Calling upon Member States to oppose the Flumioxazin European Commission’s renewal proposal

To: Members of the ScoPAFF committee – Section "Phytopharmaceuticals - Legislation"

Subject: EU Standing committee on pesticides (ScoPAFF 21/22 October) – herbicide Flumioxazin – Calling upon Member States to oppose the European Commission’s renewal proposal

Dear Madam/Sir,

On 21/22 October, at the EU Standing committee on pesticides (SCoPAFF) you will be invited to vote on the European Commission proposal for a renewal of approval of flumioxazin for 15 years. This substance, however, does not meet the legal requirements to be re-approved according to Article 4(1) of Reg (EC) 1107/2009 and to remain on the European market. In accordance with the above provisions, we urge you to reject this proposed renewal.

Approved since 2003, flumioxazin’s approval period has been granted seven administrative extensions, resulting in a 9-year prolongation of market access. Although pesticides can normally be granted approval for a period of up to a maximum of 15 years, flumioxazin’s approval period is now equivalent to 19 years (until 2022). Such prolonged approval was made possible despite numerous data gaps in the dossier, which reflect various areas of concerns for the protection of health and the environment. The European Parliament has expressed severe concerns about the process through several objections voted in plenary.

Flumioxazin was classified in 2014 as toxic for reproduction Cat 1B. Therefore, it should logically have been banned before being granted all the above-mentioned extensions, in line with Article 4.1 Reg. (EC) 1107/2009 (Annex II, point 3.6.4). Exposure to the substance has been associated with developmental toxicity and teratogenicity in experimental animals (rats), as well as toxicity to endocrine organs. Nevertheless, in 2019 its hazard classification was downgraded by ECHA to toxic for reproduction Cat. 2 on the questionable ground1 of “non relevance for humans”. As a result, it has remained in the market, since category 2 reprotoxicants are permitted for use in pesticide products.

No experimental evidence was provided to confirm this “non relevant for humans” scheme which was developed by Boobis et al (who worked for the industry lobby ILSI). See PAN Europe report Industry writing its own rules.

Flumioxazin is also classified as very toxic for aquatic organisms, with long-term effects, and is highly suspected of endocrine disruption.

Pursuant to Regulation (EC) 1107/2009 and (EU) 2018/605, an active substance cannot be proposed to renewal if its endocrine disrupting properties cannot be ruled out with certainty. EFSA’s conclusions however revealed that for flumioxazin, the data provided by the industry applicant was insufficient to comprehensively assess whether the corresponding approval criteria laid down in point 3.6.5 and point 3.8.2 of Annex II of Regulation (EC) No 1107/2009 were met and therefore conclude on the substance’s endocrine disrupting properties. The Authority itself stresses that ED-assessment for humans, wild mammals, and non-target organisms “remains as an issue that could not be finalised due to a lack of data”2.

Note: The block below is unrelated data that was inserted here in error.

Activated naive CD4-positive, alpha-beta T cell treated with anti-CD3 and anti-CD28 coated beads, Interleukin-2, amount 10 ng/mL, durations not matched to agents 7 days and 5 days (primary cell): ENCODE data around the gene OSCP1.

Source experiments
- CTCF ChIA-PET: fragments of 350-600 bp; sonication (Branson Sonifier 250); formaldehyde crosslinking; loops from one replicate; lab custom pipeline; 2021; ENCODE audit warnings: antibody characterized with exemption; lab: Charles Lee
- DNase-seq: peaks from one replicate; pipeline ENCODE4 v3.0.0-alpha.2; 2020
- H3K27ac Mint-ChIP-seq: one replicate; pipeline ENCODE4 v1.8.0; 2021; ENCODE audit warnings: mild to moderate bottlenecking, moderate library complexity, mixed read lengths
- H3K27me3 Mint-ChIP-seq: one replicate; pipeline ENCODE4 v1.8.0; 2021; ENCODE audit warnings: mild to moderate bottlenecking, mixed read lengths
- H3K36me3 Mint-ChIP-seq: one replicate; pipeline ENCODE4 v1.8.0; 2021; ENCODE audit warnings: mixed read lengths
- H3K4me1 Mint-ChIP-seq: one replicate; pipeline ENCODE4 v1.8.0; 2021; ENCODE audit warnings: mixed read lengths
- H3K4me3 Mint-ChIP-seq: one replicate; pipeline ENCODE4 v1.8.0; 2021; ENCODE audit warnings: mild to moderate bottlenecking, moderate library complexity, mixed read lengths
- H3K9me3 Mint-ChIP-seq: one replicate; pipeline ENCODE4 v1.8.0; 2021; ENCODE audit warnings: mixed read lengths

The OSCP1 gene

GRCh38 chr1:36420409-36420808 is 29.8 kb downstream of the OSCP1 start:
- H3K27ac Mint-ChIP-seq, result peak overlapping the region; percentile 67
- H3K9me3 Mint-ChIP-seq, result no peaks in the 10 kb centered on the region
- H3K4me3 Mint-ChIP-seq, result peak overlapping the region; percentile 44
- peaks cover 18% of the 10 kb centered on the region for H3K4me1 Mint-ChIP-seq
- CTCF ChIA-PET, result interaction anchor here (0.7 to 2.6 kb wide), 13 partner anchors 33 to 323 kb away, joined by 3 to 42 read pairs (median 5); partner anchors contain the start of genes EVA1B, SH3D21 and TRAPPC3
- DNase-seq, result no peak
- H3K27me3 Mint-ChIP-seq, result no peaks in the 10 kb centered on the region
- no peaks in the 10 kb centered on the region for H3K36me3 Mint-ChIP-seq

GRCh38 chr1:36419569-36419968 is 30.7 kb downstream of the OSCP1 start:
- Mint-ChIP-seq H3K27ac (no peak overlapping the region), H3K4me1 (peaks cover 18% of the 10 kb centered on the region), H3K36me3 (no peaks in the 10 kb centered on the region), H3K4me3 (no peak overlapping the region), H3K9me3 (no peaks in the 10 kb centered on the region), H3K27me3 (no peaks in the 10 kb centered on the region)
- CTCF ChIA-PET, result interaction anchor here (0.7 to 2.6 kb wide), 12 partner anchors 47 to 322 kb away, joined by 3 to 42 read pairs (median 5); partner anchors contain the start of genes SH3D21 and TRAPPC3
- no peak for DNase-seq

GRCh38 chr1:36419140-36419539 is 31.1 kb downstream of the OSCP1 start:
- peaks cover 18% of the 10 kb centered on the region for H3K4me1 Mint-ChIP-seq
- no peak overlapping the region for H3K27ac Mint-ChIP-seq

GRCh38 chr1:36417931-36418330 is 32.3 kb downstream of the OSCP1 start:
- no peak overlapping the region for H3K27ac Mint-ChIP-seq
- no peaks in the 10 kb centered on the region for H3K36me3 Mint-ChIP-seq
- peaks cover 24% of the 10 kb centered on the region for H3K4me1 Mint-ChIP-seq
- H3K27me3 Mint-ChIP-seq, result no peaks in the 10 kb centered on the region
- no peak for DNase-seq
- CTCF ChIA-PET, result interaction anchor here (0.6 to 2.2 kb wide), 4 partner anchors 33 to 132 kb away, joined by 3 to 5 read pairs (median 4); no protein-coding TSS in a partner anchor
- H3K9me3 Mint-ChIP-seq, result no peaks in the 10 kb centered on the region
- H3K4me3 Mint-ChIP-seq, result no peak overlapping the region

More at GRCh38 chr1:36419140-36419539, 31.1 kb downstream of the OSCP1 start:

According to Reg (EU) 2018/1659 for the renewal of pesticide active substances, when the Commission considers that additional information is necessary to assess whether the criteria for endocrine disruption are met, it may request to EFSA to ask the applicant to submit this missing information and carry an assessment. Despite the clear EFSA conclusions regarding the data gaps preventing the completion of the ED assessment, the Commission however decided to anyways propose a renewal for the approval of the substance for 15 years, the maximum period possible, and to allow the applicant to provide the missing studies at a later extend.

The European Commission's proposal for renewal is incomprehensible. It is in violation with the provisions of the European law on pesticides and in contradiction with Commission’s own commitments under the European Green Deal, namely “to ensure that endocrine disruptors are recognised in a timely manner and that exposure of humans, and the environment is minimised.3” Such proposal also contradicts the objective of the Farm to Fork Strategy to transform agricultural systems, by replacing, among others, synthetic pesticides with solutions that work with nature. A wide range of non-chemical alternatives and methods to flumioxazin exist. EFSA itself acknowledges their existence (crop cover/mulching, tillage, mechanical weeding, crop rotation etc.), and their practical recourse in the field (practised on 10–50% acreage) for several uses around the EU (sunflowers, winter wheat, maize, olives, citrus, bulb onions, carrots etc4.

A cross-party coalition of Members of the European Parliament recently called on the Commission to withdraw this renewal proposal, which is in breach with the precautionary principle and Regulation (EC) 1107/2009, and instead to ban the substance from the EU market.

We respectfully ask you to consider this case under the light of the important data gaps of the renewal dossier as well as the existing legal obligations of the European Commission, and as a result to oppose the renewal of flumioxazin.

Yours faithfully,

Salomé Roynel, PAN Europe

Angeliki Lyssimachou, HEAL

 

 

EFSA, Updated peer review of the pesticide risk assessment of the active substance flumioxazin, 7.09.2020, doi: 10.2903/j.efsa.2020.6246.
COM, Chemical Strategy for Sustainability: Toward a toxic-free environment, 14.10.2020 COM(2020) 667 final.

EFSA, Evaluation of data concerning the necessity of flumioxazin as a herbicide to control a serious danger to plant health which cannot be contained by other available means, including non-chemical methods, 15.12.2016, doi: 10.2903/j.efsa.2017.4688.

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